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Grad Honours Fellow Alumna and Family Friend with University Blazer

Jul. 22

 

When Jamie Le graduated from U of T this past June, she wore a ring and a University blazer from the Class of 1962.

The blazer and ring were a gift from Joyce A. Ballagh Vic 6T2’s family. Ballagh passed away in the summer of 2020—about a year prior to Le’s convocation. Honouring Ballagh’s memory on the date of her own graduation only added to the life moment for Le. “In the short time that I knew Joyce, she was an inspiration above all—to live a life full of travelling, to be adventurous no matter how old you are, to be in the present moment and embrace every interaction.”

“At first, I felt uncertain if I was the 'right' person to own Joyce's memorabilia knowing how much Vic and U of T meant to her, but I knew that one thing had to be done to show my respect to her for choosing me. Choosing to wear Joyce's memorabilia on my graduation day also made me look forward to graduating even more knowing that I could make it that much more special, and I couldn't be more grateful to Joyce for choosing me. She was a woman full of wonders with a life so full and that is what I aspire to be.”

Le first met Ballagh through her sister. “I had the absolute honor of knowing Joyce through my sisters' partner, Joyce’s grandson. Joyce and I bonded a lot through our purest memories at U of T and she was especially delighted to find out that we went to the same residence—Margaret Addison Hall,” says Le.

The blazer is in excellent shape and Le never doubted that she could style the vintage piece. “As graduation approached, I vowed to Joyce’s daughters that I would honor Joyce by wearing her blazer and class ring with pride. Everyone looked to me with uncertainty thinking, 'isn't the blazer a little old? You sure you want to wear that?' I never doubted that I could wear it in some trendy way by wearing it over my shoulders!”

Seeing Le in her mother’s blazer was particularly meaningful for Ballagh’s daughter, Nancy: “In a moment that brought tears to all our eyes, Jamie declared that she would proudly wear both items to her own graduation in 2021. My sister and I couldn’t have asked for a more perfect landing place for these sentimental items.”

In her obituary, Ballagh (pictured top row, fourth from the left) is remembered for having “formed incredible bonds during her school days with friends she connected with regularly in life and who played nurturing roles in her final days.” Ballagh was a proud Vic alumna and her daughters, Nancy and Shannon, recall that she met up with her university friends annually—often at Reunion as well as other anniversary events. Ballagh was also a Vic Annual Fund donor.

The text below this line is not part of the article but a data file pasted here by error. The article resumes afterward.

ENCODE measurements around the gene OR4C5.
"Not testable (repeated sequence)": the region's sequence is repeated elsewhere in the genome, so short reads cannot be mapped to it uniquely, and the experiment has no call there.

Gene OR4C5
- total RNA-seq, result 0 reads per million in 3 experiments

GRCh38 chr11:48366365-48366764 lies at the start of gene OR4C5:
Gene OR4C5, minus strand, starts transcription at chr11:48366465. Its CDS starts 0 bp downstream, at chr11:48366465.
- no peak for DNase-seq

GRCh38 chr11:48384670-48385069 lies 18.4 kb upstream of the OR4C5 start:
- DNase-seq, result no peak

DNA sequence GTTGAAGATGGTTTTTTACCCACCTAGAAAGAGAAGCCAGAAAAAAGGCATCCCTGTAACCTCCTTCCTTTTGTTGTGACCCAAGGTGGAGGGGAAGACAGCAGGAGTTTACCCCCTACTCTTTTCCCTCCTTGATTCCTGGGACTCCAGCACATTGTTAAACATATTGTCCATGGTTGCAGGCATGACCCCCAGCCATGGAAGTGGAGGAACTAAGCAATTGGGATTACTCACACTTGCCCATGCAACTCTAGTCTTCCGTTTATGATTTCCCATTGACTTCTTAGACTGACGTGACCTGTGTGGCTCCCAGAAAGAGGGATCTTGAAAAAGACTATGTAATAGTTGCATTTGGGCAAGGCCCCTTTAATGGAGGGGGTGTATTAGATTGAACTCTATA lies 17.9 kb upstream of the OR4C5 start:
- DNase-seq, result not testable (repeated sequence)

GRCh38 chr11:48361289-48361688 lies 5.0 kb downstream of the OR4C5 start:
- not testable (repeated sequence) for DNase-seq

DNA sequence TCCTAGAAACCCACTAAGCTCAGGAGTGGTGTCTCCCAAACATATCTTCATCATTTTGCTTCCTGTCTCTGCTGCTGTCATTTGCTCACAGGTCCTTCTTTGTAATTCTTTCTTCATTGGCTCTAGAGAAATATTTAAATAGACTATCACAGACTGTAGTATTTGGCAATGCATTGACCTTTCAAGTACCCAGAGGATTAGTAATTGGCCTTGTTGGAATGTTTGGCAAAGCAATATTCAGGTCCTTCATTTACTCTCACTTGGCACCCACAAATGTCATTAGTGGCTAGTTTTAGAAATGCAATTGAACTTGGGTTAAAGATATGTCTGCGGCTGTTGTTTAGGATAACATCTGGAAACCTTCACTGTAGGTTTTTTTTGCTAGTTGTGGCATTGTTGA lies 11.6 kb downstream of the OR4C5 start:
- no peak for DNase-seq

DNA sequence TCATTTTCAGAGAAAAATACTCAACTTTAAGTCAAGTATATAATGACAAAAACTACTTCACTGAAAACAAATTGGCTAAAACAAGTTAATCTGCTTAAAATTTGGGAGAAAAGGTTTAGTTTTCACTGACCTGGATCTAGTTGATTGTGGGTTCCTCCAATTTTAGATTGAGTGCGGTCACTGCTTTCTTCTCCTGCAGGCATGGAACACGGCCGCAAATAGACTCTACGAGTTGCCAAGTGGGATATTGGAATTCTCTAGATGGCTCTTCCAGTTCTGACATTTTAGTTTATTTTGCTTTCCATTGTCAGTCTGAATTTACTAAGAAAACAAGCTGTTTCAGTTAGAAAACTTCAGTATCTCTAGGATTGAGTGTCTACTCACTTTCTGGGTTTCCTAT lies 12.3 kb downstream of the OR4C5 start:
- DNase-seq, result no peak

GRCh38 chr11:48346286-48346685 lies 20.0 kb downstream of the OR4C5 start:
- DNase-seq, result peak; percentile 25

After graduation, Ballagh went on to teach in Oshawa and Hanover, and later owned an insurance brokerage firm with her father. She is remembered as intelligent, well-organized, resourceful, adventurous and as an advocate for women. An avid traveller, she also walked the El Camino de Santiago on her own at the age of 75, showing herself once again that she had the mental and physical fortitude to set and achieve her goals.

“As a proud university graduate,” her daughters say, “our mom instilled in her children and grandchildren, the importance of post-secondary education and especially the experience of residence living. She knew how much the camaraderie of friends had meant to her when she was away at University and how much those connections supported her throughout her life. She wanted each of us to have that same experience.”

Like Ballagh, Le is also a proud Vic alumna. She credits Vic with some of her best memories—including meeting her residence roommate, Leah Chan, who ended up becoming her best friend. The two bonded over breakfast every day by heading to Ned’s Café before class. “Together, we explored Vic and were inseparable adventure buddies. Although our residence at Vic’s Margaret Addison Hall was short, we always thought that it was fate that Vic roomed us together and we thank Vic immensely for that.”

Both Le and her former roommate graduated this past June from the same program—kinesiology and physical education. They continue to live together in Toronto. In September, Le will return to U of T for graduate studies in kinesiology. She looks forward to conducting research in women's health and exercise in conjunction with a collaborative specialization in women's health at the Dalla Lana School of Public Health. 

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